In vitro analysis of metabolites from the untreated tissue of Torpedo californica electric organ by mid-infrared laser ablation electrospray ionization mass spectrometry
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The neuromuscular junction (NMJ), where a motor neuron intercepts and activates a muscle fiber, is a highly versatile and complex subcellular region. Genomic and proteomic approaches using the large (>1 kg) electric organ of Torpedo californica have helped advancing our understanding of this minute (30–50 μm) electric synapse. However, the majority of these studies have focused on mRNA and proteins, therefore neglecting small signaling molecules involved in muscle-nerve ‘dialogue’. We developed a novel technique, mid-infrared laser ablation electrospray ionization (LAESI) mass spectrometry (MS), with the potential of detecting a diversity of small signaling molecules in vitro. LAESI uses the native water in the tissue as the matrix to couple the laser pulse energy into the target for the ablation process and enables its direct analysis essentially without sample preparation. Here, we report the detection of metabolites from the untreated frozen tissue of the Torpedo electric organ with LAESI MS at atmospheric pressure. A total of 24 metabolites were identified by accurate mass measurements, natural isotope patterns, and tandem mass spectrometry. Most of the identified metabolites were related to the cholinergic function of the electric synapse (acetylcholine and choline), fatty acid metabolism and acetyl transfer (carnitine and acetylcarnitine), the mitigation of osmotic stress (betaine and trimethylamine N-oxide), and energy production (creatine and creatinine). The biosynthetic precursors of these metabolites and their expected degradation products were also detected indicating that LAESI MS is well suited for tissue metabolomics with the ultimate goal of imaging and in vivo studies.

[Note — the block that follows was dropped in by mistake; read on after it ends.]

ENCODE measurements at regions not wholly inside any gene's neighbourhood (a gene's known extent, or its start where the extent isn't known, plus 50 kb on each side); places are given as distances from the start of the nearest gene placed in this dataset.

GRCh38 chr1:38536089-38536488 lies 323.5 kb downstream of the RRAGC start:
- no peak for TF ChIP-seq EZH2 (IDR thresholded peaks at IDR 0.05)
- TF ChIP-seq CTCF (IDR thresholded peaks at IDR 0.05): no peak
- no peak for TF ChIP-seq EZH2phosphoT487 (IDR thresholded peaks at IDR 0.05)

KeywordsTorpedo californica Electric organ Neuromuscular junction Metabolites Osmolytes Metabolomics Quantitation Laser ablation Electrospray ionization LAESI Collision activated dissociation
The authors are grateful for the support of this work by the W. M. Keck Foundation (041904), the National Science Foundation under grant 0719232, and the Research Enhancement Fund of the George Washington University. The opinions, findings, and conclusions or recommendations expressed in this material are those of the authors and do not necessarily reflect the views of the National Science Foundation. The authors thank Peter Nemes (George Washington University) for his help in setting up the LAESI experiments. One of the authors (P. S.) thanks the Director of the Indian Institute of Chemical Technology, Hyderabad, and the Council of Scientific and Industrial Research, India for granting leave.
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